A pair of rare Chinese 'PRONK ' square tapering vases, Yongzheng-Early Qianlong period, circa 1734-1740

A pair of rare Chinese 'Pronk' square tapering vases, Yongzheng-Early Qianlong period, circa 1734-1740Estimate £8,000 - £12,000 ($12,256 - $18,384)Price Realized £26,250 ($40,215). Photo Christie's Image Ltd 2015.

Finely enamelled on each side with redcurrants on a branch with foliage, reserved on a black ground - 12 ¼ in. (31 cm.) high



LiteratureInternational Exhibition of Chinese Art, The Royal Academy of Arts, London, 1935, catalogue no. 2260, and illustrated on p. 208.

Exhibited: The Royal Academy of Arts, London, International Exhibition of Chinese Art, 1935-1936, no. 2260.

NotesHaving been inspired in form by archaic Chinese bronzes, this pair of vases would have originally formed part of a five-piece garniture, and were designed by the Dutch draftsman, Cornelis Pronk (1691-1759) who was employed by the Dutch East India Company to produce porcelain designs from 1734 until about 1740. Pronk incorporated in many of his designs some details taken from prints by the Dutch-Swiss botanist, Marie Sybille Merian (1646-1717) , but the decoration on these garnitures closely copy Merian's botanical studies (see William Motley, Think Pink, Cohen & Cohen, Reigate, 2013, p.60 for a discussion on these designs). The garnitures were made in two styles: tall and slim (as in the present lot), or shorter and broader. Motley states that there are three known designs, which he calls 'dewbury, 'fritillary’ and 'redcurrant’ after the botanical specimens they represent. The present pair of vases may possibly be a slightly simplified version of 'redcurrant’ or may be taken from a different Merian study of the fruit.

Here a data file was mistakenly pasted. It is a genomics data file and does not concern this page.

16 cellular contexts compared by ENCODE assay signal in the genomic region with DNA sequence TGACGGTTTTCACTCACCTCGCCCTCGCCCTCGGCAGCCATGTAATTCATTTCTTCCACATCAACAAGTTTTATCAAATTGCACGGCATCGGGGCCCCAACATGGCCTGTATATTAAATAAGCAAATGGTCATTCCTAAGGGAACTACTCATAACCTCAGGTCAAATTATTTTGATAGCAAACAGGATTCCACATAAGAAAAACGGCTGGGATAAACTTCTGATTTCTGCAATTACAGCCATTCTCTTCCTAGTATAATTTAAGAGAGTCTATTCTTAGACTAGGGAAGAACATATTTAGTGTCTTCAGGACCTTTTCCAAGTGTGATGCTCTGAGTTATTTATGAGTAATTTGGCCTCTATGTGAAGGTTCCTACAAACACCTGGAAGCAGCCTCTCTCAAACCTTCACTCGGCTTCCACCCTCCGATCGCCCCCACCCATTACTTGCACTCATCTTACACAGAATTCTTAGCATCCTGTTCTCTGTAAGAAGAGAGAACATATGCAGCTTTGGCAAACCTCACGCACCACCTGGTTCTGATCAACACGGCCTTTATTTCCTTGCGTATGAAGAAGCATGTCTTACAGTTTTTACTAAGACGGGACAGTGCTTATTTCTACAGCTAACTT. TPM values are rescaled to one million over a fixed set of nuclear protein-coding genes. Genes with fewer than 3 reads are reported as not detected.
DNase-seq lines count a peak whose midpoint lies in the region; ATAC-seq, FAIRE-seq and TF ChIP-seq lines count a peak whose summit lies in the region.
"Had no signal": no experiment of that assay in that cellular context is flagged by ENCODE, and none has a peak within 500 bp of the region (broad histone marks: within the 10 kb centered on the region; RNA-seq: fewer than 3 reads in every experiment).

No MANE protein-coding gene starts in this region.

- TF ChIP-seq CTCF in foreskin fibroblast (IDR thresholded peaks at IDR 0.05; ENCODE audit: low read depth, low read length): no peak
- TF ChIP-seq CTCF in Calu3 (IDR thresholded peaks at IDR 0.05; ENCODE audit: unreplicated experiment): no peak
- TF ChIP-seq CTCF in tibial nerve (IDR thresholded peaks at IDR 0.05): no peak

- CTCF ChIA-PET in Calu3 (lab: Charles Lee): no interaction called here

Very few complete garnitures appear to have survived, although pairs and single vases are known, but due to the very small output of porcelain designed by Pronk, these highly prized, and meticulously-decorated examples are extremely rare. A three-piece garniture, of the shorter variety, and with the 'redcurrant’ design, is in the Östiatiska Museet, Stockholm, illustrated by Jan Wirgin, Från Kina till Europa, Stockholm, 1998, p. 175, no. 189. A single vase of the taller and slimmer type but of inverted shape, which has the same design as on the present vases, was sold Christie’s London, 22 June 1981, lot 145, and published by Anthony du Boulay, Christie’s Pictorial History of Chinese Ceramics, Oxford, 1984, p. 269. This would perhaps suggest that the three designs varied slightly according to whether they were placed on the taller or shorter versions. 

CHRISTIE'S. NOBLE & PRIVATE COLLECTIONS, 27 October 2015, London, King Street